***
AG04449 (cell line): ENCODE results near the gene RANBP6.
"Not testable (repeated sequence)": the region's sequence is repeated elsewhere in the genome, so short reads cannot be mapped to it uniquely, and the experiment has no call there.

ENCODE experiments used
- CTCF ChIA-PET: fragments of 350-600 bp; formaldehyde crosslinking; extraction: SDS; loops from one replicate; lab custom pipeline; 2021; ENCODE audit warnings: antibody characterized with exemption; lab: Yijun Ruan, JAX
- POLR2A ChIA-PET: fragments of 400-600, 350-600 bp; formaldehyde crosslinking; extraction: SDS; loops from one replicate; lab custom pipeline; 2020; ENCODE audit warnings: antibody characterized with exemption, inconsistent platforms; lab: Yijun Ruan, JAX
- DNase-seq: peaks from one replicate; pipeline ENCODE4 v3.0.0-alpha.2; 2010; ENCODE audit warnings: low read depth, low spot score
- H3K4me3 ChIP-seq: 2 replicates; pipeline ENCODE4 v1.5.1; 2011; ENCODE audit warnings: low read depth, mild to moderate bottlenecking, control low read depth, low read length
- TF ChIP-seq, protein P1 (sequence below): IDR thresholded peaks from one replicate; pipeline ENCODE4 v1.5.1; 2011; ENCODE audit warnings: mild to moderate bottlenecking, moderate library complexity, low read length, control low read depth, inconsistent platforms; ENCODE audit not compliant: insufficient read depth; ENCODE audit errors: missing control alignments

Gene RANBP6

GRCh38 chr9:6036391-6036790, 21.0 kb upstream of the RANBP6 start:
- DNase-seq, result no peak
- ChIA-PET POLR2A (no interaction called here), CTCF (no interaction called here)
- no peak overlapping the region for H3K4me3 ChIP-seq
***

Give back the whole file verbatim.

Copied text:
AG04449 (cell line): ENCODE results near the gene RANBP6.
"Not testable (repeated sequence)": the region's sequence is repeated elsewhere in the genome, so short reads cannot be mapped to it uniquely, and the experiment has no call there.

ENCODE experiments used
- CTCF ChIA-PET: fragments of 350-600 bp; formaldehyde crosslinking; extraction: SDS; loops from one replicate; lab custom pipeline; 2021; ENCODE audit warnings: antibody characterized with exemption; lab: Yijun Ruan, JAX
- POLR2A ChIA-PET: fragments of 400-600, 350-600 bp; formaldehyde crosslinking; extraction: SDS; loops from one replicate; lab custom pipeline; 2020; ENCODE audit warnings: antibody characterized with exemption, inconsistent platforms; lab: Yijun Ruan, JAX
- DNase-seq: peaks from one replicate; pipeline ENCODE4 v3.0.0-alpha.2; 2010; ENCODE audit warnings: low read depth, low spot score
- H3K4me3 ChIP-seq: 2 replicates; pipeline ENCODE4 v1.5.1; 2011; ENCODE audit warnings: low read depth, mild to moderate bottlenecking, control low read depth, low read length
- TF ChIP-seq, protein P1 (sequence below): IDR thresholded peaks from one replicate; pipeline ENCODE4 v1.5.1; 2011; ENCODE audit warnings: mild to moderate bottlenecking, moderate library complexity, low read length, control low read depth, inconsistent platforms; ENCODE audit not compliant: insufficient read depth; ENCODE audit errors: missing control alignments

Gene RANBP6

GRCh38 chr9:6036391-6036790, 21.0 kb upstream of the RANBP6 start:
- DNase-seq, result no peak
- ChIA-PET POLR2A (no interaction called here), CTCF (no interaction called here)
- no peak overlapping the region for H3K4me3 ChIP-seq